The interesting thing about peer review is not the peer reviewed piece itself but how many times that piece is cited by other scientists in their work; indeed not just how many times (if at all) but by who.
The charge against science here is serious and makes you wonder just how our knowledge and abilities have progressed if such things are true.
Well as usual the reality is not quite what is being portrayed in these headline-seeking articles.
Going back to what I initially stated, it is not what the peer reviewed article is, rather it is all about how it affects the scientific community as a whole. When a research paper is released the idea is to publish the findings of experiments and research so all of that teams peers around the world may benefit from the addition of knowledge in whatever field(s) the research has been undertaken. Good and helpful papers will then be cited as reference points in further experimentation which may further bolster the claims of the original paper (or debunk them) and so on and so forth.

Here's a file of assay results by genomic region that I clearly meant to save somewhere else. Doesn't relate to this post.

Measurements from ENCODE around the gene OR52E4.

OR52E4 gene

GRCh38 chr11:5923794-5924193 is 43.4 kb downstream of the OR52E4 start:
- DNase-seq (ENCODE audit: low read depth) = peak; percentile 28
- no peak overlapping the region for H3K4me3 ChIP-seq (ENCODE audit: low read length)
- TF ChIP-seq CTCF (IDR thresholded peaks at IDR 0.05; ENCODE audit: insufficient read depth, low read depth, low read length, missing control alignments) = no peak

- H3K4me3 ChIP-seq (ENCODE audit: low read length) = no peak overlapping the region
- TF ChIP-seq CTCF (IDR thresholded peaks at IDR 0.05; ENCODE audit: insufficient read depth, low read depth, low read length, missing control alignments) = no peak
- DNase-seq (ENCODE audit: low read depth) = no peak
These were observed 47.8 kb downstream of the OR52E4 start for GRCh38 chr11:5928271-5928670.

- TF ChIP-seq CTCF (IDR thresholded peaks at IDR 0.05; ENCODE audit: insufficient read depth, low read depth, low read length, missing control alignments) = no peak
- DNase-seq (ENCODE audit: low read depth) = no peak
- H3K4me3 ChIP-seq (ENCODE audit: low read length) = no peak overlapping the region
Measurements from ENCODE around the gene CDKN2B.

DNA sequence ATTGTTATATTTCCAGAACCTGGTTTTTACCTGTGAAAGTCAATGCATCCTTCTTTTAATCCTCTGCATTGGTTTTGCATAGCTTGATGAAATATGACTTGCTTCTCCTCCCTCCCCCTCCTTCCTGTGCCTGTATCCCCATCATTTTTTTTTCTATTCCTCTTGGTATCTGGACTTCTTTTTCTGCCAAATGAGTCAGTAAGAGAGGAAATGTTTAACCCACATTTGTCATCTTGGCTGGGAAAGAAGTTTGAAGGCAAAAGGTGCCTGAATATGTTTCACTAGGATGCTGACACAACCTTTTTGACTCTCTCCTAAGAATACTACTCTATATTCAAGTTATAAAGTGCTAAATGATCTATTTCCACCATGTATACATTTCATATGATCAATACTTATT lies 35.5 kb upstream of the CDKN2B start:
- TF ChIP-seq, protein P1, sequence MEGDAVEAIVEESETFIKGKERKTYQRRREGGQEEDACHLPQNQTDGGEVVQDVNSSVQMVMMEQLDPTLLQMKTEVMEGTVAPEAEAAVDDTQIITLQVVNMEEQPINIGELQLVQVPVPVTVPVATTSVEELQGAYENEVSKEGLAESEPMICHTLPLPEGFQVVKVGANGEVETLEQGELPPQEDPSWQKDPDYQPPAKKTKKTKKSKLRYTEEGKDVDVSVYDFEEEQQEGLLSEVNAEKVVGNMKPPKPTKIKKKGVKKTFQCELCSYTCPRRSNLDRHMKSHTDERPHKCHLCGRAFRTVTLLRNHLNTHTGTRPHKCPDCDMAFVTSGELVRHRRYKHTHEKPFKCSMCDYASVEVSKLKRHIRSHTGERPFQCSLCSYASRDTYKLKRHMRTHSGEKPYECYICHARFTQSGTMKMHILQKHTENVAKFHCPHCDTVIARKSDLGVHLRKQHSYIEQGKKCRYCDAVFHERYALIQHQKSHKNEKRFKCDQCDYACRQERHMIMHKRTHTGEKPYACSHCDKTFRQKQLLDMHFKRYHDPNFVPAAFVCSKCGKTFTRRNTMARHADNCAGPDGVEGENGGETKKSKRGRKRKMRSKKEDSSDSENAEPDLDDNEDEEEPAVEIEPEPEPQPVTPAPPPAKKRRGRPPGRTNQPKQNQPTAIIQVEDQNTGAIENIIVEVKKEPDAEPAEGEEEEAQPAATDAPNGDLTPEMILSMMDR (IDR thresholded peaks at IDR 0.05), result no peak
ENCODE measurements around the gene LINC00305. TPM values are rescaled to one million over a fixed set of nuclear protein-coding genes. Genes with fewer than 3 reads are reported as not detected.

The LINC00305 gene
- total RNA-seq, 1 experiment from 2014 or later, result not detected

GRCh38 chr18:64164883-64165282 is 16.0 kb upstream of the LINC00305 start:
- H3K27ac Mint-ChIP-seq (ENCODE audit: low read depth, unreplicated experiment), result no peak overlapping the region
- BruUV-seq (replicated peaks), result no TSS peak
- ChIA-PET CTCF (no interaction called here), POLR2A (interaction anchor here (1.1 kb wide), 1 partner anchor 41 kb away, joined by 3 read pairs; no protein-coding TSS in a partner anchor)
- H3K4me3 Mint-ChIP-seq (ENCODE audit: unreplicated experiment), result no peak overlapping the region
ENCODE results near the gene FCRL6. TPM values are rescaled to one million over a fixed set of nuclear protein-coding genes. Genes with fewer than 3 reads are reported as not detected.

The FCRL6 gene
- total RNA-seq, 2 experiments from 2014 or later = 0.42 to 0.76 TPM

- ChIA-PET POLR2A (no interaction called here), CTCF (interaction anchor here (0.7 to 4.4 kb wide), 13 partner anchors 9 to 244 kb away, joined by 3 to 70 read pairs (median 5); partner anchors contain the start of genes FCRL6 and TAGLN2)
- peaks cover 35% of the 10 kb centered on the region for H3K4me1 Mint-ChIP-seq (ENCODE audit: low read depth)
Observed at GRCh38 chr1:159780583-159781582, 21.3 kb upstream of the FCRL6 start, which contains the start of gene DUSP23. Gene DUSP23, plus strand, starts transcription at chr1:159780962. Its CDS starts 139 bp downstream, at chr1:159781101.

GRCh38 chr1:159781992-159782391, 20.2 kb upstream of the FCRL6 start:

After a while you will see certain papers being cited by other groups numerous times, particularly those papers at the boundaries of current understandings or those that are particularly useful for numerous avenues of research.
This is what science is all about after all; the passing on of knowledge
Contrast that with the types of peer reviewed articles that are only published to give support for a politicians angle or for a corporate need. You will rarely see them being cited at all. And why would that be? Because they exist solely to support that immediate goal and have no value as science in and of itself.
Scientists know this; Politicians know this; CEOs know this; The layman generally does not...
This is another reason not to allow yourself to remain scientifically illiterate.